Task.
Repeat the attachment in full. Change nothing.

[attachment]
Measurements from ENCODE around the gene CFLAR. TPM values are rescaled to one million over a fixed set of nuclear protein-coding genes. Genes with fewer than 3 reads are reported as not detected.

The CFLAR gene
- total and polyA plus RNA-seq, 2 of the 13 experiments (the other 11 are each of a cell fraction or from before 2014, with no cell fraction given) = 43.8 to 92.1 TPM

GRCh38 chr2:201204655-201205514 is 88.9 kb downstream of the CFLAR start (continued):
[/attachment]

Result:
Measurements from ENCODE around the gene CFLAR. TPM values are rescaled to one million over a fixed set of nuclear protein-coding genes. Genes with fewer than 3 reads are reported as not detected.

The CFLAR gene
- total and polyA plus RNA-seq, 2 of the 13 experiments (the other 11 are each of a cell fraction or from before 2014, with no cell fraction given) = 43.8 to 92.1 TPM

GRCh38 chr2:201204655-201205514 is 88.9 kb downstream of the CFLAR start (continued):